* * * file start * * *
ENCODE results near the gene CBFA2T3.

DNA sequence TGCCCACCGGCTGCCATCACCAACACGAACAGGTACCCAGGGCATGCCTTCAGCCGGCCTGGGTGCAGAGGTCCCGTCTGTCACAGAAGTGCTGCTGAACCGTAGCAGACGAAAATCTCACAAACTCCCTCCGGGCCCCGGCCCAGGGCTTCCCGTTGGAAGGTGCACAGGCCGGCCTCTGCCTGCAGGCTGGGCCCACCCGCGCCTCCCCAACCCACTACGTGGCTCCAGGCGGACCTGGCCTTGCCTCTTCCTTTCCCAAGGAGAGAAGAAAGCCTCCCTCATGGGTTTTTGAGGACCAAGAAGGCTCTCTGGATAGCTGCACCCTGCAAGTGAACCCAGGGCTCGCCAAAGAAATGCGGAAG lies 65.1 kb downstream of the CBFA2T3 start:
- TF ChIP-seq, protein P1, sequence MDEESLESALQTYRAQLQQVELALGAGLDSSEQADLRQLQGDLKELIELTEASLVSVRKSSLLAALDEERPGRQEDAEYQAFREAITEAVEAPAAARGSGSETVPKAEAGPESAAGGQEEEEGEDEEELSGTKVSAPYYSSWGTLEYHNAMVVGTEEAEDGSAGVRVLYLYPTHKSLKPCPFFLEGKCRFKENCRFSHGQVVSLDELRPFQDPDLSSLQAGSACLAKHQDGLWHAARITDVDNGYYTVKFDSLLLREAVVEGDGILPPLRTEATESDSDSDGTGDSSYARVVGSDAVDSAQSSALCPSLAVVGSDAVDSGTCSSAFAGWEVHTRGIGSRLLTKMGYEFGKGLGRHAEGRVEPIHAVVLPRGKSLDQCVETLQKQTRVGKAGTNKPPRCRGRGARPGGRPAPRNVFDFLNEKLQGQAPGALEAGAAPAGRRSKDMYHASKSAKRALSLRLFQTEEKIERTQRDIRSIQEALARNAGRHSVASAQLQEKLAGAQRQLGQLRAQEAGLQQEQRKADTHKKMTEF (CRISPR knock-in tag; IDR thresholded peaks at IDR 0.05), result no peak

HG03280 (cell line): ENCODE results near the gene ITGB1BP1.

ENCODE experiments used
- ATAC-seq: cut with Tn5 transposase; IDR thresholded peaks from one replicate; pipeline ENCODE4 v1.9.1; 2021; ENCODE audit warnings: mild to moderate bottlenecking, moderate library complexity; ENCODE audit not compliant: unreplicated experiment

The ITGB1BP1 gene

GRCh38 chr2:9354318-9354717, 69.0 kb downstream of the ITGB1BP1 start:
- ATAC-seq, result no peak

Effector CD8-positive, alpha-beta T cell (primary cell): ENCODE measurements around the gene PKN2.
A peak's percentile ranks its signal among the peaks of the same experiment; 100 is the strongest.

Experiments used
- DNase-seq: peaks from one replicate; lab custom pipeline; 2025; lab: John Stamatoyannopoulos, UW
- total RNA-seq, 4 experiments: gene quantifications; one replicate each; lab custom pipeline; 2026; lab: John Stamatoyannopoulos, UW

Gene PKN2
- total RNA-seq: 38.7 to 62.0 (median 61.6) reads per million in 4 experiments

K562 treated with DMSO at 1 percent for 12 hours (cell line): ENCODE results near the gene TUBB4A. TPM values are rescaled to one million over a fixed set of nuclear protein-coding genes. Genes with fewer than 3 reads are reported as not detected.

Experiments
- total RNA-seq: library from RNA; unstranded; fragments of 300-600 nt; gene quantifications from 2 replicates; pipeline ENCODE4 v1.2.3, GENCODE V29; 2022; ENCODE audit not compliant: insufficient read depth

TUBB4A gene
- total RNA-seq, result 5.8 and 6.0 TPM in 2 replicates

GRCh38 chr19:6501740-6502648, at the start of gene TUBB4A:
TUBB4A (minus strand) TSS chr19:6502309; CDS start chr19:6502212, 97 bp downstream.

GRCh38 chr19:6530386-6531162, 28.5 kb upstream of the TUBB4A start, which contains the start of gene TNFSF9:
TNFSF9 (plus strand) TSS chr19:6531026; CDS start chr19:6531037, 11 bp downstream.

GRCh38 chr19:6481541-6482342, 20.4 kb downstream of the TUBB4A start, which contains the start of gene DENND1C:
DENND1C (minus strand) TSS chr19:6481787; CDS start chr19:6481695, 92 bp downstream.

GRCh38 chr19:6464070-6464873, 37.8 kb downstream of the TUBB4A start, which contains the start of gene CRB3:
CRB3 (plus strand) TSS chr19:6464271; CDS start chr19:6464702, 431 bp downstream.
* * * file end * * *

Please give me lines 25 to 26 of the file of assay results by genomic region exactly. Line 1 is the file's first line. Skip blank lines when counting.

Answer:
TNFSF9 (plus strand) TSS chr19:6531026; CDS start chr19:6531037, 11 bp downstream.

GRCh38 chr19:6481541-6482342, 20.4 kb downstream of the TUBB4A start, which contains the start of gene DENND1C: